Bernie Sanders is surging in the 2020 Democratic presidential primary polls, and, as CNN analyst Harry Enten wrote Sunday, “It’s becoming more apparent” that the Vermont senator and former Vice President Joe Biden “are the candidates to beat.” Sanders, according to Enten, has an extra advantage: “Biden’s fundraising is not anywhere near as strong as Sanders’.” As a recent Politico story observed, Sanders’ campaign is “being taken seriously” among Democratic party insiders.

Sanders’ ascension is scaring acolytes of former President Barack Obama, but according to a new story from the Daily Beast, they can’t figure out a way to stop him.

“As Sanders gained new flashes of traction in recent weeks,” the Daily Beast reports, “the former president’s lack of official guidance to halt his momentum, and the scattering of his inner circle to rival campaigns, have hampered any meaningful NeverBernie movement.”

In fact, writer Hanna Trudo continues, “the most striking aspect of Obamaworld’s response to Sanders … is the lack of a cohesive one.” It’s possible they’re just hoping that Sanders fades away on his own.

That seems to be Neera Tanden’s strategy. The president of the Center for American Progress and former policy director for the Obama campaign told the Daily Beast, “Money is important but doesn’t always translate to votes.”

Other former Obama aides, many of whom declined to give their names, pointed to the emergence of Sen. Elizabeth Warren, D-Mass., as a formidable progressive opponent and a reason the Sanders campaign could fizzle out. They also mentioned Biden’s strong support among black voters, a demographic with which Sanders has previously struggled.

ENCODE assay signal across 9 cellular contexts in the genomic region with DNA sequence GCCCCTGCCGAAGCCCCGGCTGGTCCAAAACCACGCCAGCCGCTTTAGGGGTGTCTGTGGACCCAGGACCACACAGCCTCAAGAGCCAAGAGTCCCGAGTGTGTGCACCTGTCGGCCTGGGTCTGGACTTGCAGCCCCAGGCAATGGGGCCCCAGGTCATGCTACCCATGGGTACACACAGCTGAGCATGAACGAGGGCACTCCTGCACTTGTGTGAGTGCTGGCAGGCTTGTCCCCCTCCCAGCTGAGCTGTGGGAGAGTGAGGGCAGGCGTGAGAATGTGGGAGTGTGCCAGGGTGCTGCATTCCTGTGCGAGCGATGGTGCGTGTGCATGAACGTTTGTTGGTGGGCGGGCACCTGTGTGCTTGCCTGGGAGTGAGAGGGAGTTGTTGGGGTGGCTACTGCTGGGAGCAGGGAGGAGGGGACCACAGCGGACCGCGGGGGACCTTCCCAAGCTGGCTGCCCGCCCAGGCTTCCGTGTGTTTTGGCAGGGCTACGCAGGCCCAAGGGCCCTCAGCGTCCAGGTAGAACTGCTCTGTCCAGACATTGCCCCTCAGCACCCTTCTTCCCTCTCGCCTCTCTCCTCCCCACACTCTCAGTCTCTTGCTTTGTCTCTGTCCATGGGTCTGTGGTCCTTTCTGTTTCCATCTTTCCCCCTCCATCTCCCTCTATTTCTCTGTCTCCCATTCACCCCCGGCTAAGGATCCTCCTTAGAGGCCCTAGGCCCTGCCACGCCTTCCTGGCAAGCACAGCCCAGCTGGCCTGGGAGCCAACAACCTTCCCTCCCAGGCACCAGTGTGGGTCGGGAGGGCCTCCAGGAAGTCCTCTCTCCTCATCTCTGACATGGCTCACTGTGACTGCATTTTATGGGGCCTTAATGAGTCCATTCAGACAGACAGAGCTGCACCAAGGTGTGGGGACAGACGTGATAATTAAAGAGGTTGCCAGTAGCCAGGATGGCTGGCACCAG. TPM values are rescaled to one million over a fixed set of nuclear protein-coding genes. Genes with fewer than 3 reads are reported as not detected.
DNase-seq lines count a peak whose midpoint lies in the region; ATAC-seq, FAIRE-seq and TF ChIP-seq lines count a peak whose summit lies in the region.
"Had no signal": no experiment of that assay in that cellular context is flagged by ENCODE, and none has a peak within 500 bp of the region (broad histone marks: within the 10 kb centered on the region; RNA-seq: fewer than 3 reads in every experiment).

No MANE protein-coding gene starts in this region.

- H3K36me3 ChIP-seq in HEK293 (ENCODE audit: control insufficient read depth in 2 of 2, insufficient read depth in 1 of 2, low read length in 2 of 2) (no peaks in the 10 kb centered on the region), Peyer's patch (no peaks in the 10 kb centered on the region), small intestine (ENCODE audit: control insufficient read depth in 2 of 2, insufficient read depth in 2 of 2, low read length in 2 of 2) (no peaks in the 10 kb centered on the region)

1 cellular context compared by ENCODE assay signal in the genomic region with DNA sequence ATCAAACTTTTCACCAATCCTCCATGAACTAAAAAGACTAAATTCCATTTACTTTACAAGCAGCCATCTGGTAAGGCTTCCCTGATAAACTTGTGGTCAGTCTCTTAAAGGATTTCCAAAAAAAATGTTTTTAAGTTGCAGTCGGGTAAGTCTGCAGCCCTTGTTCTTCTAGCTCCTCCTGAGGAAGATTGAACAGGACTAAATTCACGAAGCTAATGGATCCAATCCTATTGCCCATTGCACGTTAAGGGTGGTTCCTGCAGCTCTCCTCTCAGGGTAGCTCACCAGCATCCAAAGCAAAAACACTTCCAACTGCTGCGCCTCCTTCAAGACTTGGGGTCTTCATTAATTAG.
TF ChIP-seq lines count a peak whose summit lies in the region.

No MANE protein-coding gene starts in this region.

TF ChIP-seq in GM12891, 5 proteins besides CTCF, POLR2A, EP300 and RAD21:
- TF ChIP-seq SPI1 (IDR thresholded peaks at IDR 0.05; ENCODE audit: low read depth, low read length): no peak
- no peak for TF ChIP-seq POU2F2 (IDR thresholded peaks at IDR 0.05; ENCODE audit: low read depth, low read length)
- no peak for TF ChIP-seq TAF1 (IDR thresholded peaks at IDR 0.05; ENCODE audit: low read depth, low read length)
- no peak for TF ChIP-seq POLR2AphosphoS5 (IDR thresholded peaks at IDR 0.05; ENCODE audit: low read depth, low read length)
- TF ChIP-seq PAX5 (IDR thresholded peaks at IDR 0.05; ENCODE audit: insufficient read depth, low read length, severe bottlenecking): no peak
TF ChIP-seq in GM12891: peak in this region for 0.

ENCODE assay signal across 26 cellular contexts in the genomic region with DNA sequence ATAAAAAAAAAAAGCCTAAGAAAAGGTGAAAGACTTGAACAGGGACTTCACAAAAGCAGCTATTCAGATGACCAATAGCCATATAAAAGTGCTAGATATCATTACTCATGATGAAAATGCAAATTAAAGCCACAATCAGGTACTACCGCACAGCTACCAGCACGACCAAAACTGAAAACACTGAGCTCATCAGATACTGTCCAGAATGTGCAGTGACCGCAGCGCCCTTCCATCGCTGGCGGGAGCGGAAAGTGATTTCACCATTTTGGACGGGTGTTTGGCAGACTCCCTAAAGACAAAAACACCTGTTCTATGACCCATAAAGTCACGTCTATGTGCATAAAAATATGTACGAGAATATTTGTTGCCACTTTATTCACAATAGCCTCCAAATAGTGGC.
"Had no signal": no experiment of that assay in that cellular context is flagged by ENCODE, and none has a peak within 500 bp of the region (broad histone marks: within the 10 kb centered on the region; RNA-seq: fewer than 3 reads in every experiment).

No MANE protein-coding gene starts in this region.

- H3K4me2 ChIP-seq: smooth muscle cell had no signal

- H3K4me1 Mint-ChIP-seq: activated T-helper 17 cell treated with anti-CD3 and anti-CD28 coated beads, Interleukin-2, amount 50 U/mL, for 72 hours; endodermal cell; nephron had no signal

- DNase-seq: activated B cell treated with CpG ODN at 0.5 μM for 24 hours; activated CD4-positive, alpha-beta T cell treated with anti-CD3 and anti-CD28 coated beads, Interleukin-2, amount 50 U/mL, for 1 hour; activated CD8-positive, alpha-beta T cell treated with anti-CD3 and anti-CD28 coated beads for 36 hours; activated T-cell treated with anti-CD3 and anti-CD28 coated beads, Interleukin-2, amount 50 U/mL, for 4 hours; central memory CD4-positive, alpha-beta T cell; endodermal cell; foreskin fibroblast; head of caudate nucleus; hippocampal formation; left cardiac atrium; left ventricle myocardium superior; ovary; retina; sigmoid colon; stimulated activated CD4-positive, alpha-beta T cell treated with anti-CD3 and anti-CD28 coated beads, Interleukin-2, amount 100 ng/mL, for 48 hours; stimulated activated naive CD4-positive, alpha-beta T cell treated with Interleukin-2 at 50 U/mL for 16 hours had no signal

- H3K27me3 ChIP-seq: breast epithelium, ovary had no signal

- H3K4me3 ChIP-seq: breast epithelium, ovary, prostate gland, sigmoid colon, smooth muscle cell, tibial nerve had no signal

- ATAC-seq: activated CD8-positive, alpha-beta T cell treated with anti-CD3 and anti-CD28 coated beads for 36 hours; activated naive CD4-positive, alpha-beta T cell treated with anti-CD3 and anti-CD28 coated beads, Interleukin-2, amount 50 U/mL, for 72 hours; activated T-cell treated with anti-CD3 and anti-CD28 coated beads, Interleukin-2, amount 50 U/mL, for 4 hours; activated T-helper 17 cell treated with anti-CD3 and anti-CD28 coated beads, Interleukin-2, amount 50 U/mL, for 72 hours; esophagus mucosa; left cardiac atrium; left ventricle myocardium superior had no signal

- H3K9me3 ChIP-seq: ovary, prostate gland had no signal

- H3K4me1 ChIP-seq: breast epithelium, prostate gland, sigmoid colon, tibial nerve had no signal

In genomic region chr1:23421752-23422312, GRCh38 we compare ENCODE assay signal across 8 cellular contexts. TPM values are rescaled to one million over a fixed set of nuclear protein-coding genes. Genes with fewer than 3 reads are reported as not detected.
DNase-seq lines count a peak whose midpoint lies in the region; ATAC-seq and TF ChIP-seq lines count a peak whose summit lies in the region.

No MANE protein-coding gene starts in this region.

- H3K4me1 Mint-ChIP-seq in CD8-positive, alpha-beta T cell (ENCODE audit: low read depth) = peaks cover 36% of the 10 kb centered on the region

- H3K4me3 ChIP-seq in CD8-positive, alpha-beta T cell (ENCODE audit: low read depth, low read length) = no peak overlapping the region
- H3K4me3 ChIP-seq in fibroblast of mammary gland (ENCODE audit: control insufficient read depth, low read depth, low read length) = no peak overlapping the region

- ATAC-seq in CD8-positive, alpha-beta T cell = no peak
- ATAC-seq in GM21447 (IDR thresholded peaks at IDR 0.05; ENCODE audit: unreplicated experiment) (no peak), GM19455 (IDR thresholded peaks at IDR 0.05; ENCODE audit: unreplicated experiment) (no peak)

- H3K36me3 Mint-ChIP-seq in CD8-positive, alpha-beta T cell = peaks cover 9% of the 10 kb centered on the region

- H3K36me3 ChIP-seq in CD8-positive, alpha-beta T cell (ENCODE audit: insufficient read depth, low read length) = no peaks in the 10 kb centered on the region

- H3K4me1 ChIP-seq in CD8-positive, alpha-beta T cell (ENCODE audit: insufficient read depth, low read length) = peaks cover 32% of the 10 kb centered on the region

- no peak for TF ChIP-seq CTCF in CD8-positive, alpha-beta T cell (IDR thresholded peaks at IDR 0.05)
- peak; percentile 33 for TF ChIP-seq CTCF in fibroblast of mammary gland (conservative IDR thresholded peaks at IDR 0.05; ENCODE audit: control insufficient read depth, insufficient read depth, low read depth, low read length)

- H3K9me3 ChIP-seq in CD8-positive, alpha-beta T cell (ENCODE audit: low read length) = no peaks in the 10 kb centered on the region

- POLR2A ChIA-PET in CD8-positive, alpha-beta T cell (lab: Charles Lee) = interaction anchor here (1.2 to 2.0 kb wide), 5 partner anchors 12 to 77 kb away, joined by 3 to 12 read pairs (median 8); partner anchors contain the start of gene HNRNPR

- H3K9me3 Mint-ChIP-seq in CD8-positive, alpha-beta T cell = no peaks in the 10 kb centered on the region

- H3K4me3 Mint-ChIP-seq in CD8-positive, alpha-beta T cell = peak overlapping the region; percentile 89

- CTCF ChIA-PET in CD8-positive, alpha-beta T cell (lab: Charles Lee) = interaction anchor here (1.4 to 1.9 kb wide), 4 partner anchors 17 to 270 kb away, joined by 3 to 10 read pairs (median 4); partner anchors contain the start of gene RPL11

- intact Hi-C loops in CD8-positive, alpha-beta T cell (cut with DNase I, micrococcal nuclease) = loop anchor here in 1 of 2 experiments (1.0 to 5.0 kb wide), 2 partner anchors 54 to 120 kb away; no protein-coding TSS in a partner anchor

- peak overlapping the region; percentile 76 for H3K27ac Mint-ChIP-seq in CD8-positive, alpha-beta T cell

One former top Obama adviser, who chose to remain anonymous, believes that while Sanders may stay flush with cash, “he’s going to be a zombie candidate. You can go anywhere and still be dead,” emphasizing that Sanders isn’t enough of a threat to merit a large opposition strategy.

Another former Obama aide believes Sanders’ supporters are insufficiently supportive of Obama’s legacy: “If you read between the lines of what the Sanders folks are saying about the rationale of his candidacy, it is based on their belief that Barack Obama was not progressive,” adding, “there is a fundamental flaw in the Sanders candidacy relative to the Obama coalition and it’s because they’ve continually undermined President Obama.”

Not everyone in Obama’s orbit shares the same view of Sanders; some are even taking his candidacy seriously. “I believe people should take him very seriously,” Dan Pfeiffer, a former Obama adviser, told Politico in December. “He has a very good shot of winning Iowa, a very good shot of winning New Hampshire, and other than Joe Biden, the best shot of winning Nevada.”

Obama himself has yet to endorse a candidate in the primary, but as the Daily Beast points out, he hasn’t been very complimentary of the more progressive wing of the Democratic Party. He told donors in November not to pay too much attention to “certain left-leaning Twitter feeds or the activist wing of our party.”

With Sanders in the top three in multiple state and national polls, and with his coalition becoming increasingly diverse, the mainstream wing of the Democratic Party may have a more formidable challenge on its left than it thinks.


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